The President has given an interview with al-Arabiya, one of the popular satellite TV networks in the Middle East, and the White House has issued its own transcript of the chat. I wonder whether Obama's skin color keeps Arab viewers from experiencing some sense of deja vu. Eight years ago, many people in the Middle East applauded the ascent of George W. Bush. Believing him to be his father's son, and remembering that the elder Bush was relatively evenhanded (by modern U.S. standards) in his Middle East dealings, Arabs expected a better deal from W. than they were getting from Clinton. They probably would have been disappointed even if al-Qaeda hadn't attacked New York, since W's "freedom" obsession was bound to bias him in favor of "the only democracy in the Middle East." Now they hope that Obama will be a change for the better from Bush.
But what was different, an Arab viewer might wonder, in what Obama says today compared with what W was saying around this time in 2001? The President is always going to tell you that he believes in peace and a fair shake for all sides. He'd be foolish not to say, as Obama has, that he hopes Arabs will be better off under his watch. But what assurance can Obama give his Arab audience that he won't turn into another W. if something goes wrong or if Osama pulls off another stunt? The only signal they might interpret hopefully is Obama's remark that he is specifically concerned with destroying the al-Qaeda organization and is less interested in a broader war against some vaguely or conveniently labeled "Islamic extremism" or "islamofascism." He seemed to be telling the interviewer that he would not regard every single "Islamist" in the region as an enemy of America, so long as Islamists did not do terrorism.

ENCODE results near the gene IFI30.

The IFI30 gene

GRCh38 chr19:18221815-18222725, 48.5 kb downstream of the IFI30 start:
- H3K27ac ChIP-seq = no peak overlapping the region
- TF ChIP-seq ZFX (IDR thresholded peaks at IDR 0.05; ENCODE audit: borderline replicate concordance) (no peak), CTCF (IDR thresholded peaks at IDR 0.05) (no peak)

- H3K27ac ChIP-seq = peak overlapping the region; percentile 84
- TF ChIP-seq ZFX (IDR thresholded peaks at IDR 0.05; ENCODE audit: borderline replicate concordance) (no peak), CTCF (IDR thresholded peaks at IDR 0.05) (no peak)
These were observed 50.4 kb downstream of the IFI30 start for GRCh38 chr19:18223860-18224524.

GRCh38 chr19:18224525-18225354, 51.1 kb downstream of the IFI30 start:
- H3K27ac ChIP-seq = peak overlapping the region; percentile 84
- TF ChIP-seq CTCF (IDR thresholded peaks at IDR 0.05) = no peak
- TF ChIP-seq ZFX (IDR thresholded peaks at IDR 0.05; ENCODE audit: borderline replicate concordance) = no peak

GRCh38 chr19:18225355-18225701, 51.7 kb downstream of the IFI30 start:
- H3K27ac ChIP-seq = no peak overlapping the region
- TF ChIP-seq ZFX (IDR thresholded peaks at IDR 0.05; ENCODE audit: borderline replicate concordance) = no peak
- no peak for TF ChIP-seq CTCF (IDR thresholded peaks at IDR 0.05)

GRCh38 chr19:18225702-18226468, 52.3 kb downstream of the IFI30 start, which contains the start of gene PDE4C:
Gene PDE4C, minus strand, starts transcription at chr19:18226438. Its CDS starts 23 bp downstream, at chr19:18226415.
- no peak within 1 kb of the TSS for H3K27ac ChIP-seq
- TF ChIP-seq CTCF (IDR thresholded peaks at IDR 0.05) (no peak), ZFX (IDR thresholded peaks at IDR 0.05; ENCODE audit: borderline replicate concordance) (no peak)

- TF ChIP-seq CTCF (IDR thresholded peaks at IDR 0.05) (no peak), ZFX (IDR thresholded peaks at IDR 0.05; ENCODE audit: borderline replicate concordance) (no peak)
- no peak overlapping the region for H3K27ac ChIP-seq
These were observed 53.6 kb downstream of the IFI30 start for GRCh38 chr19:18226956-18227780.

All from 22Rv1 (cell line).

I may be an interloper in this conversation as part of an American audience, but the bit that made me snort was the President's promise that the U.S. would do more listening and less dictating in the Middle East. That's not because I scoff at "listening" as a rule, but because the Middle East does need to be dictated to, albeit preferably by the U.N. rather than the U.S. The problem is not dictation as such, but that American dictation tends to go all in one direction. It's not that the world should listen rather than dictate to the Arabs, but that we should dictate to the Israelis as well as to the Arabs. If their squabbles threaten global stability, then the international community ought to be able to dictate to both or all sides that they should settle their troubles or have them settled from without. "Listening" sounds nice, but it's a fallacy to assume that if we listen enough, any conflict can be resolved without coercion. How long, after all, have we listened to Israelis and Palestinians? How likely is it that George Mitchell, acting as Obama's ears, will hear something new over there? But he should go through the motions at least once, if only so the President can say at some point that we have listened enough.
But have the Arabs listened enough to Obama? They've seen him on TV now, and those with resources can research what he said on the campaign trail last year. The smart ones should be able to figure it out for themselves, but what are they to do with such knowledge? There isn't going to be the sort of diplomatic revolution that could happen in 18th century Europe when the whims of one king replaced those of another. Democracy imposes greater consistency on American foreign policy. If Arabs keep expecting a great change in their favor from each new administration, then they're no better than Americans who perpetuate the Bipolarchy and expect real change. The Arab people had better adjust themselves to this reality or seek new arrangements. Maybe they can interest another superpower to wage war on Zionism in return for resources. Good luck with that.